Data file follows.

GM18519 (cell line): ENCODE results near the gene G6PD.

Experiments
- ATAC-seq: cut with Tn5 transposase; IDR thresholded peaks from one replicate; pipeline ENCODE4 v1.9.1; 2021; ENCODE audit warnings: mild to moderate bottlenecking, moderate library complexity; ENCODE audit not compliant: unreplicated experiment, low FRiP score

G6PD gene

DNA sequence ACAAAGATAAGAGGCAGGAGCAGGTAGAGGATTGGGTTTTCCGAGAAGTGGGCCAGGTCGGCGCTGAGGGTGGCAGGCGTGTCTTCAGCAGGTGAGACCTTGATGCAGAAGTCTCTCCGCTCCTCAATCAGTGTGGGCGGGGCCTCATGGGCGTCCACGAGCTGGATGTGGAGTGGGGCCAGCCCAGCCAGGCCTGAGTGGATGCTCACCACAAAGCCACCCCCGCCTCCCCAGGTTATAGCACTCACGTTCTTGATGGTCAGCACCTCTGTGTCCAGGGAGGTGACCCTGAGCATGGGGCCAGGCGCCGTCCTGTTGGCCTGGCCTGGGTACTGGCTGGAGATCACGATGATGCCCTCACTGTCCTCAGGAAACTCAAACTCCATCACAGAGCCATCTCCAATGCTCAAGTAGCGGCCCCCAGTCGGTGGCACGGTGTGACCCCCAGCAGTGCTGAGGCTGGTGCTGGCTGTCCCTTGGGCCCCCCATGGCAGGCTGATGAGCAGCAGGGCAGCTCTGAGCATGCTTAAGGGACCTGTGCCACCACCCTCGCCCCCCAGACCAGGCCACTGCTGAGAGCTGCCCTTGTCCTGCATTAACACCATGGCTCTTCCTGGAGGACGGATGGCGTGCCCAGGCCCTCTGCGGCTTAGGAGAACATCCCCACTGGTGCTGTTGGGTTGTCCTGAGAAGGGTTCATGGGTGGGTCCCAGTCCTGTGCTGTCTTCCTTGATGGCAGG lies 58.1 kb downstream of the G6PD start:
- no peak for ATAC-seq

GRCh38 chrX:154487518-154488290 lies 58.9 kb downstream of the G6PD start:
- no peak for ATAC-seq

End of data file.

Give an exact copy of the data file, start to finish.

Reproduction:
GM18519 (cell line): ENCODE results near the gene G6PD.

Experiments
- ATAC-seq: cut with Tn5 transposase; IDR thresholded peaks from one replicate; pipeline ENCODE4 v1.9.1; 2021; ENCODE audit warnings: mild to moderate bottlenecking, moderate library complexity; ENCODE audit not compliant: unreplicated experiment, low FRiP score

G6PD gene

DNA sequence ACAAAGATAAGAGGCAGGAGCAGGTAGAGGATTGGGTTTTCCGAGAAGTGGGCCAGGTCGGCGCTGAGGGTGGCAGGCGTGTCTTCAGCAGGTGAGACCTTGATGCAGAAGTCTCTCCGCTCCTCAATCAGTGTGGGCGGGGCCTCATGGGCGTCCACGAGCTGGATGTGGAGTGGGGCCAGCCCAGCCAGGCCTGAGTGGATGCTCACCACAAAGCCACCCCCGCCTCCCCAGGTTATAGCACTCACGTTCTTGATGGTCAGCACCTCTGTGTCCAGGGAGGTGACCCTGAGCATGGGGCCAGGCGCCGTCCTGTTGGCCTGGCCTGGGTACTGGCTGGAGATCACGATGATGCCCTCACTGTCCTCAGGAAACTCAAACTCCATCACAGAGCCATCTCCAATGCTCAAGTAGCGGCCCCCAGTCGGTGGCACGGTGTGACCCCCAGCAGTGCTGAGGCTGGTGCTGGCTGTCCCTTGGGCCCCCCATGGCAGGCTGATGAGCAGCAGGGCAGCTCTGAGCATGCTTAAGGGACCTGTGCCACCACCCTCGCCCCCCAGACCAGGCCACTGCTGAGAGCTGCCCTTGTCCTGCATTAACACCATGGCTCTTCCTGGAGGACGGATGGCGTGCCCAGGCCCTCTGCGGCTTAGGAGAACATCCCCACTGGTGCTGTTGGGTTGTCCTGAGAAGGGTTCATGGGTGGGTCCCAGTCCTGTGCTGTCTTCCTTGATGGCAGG lies 58.1 kb downstream of the G6PD start:
- no peak for ATAC-seq

GRCh38 chrX:154487518-154488290 lies 58.9 kb downstream of the G6PD start:
- no peak for ATAC-seq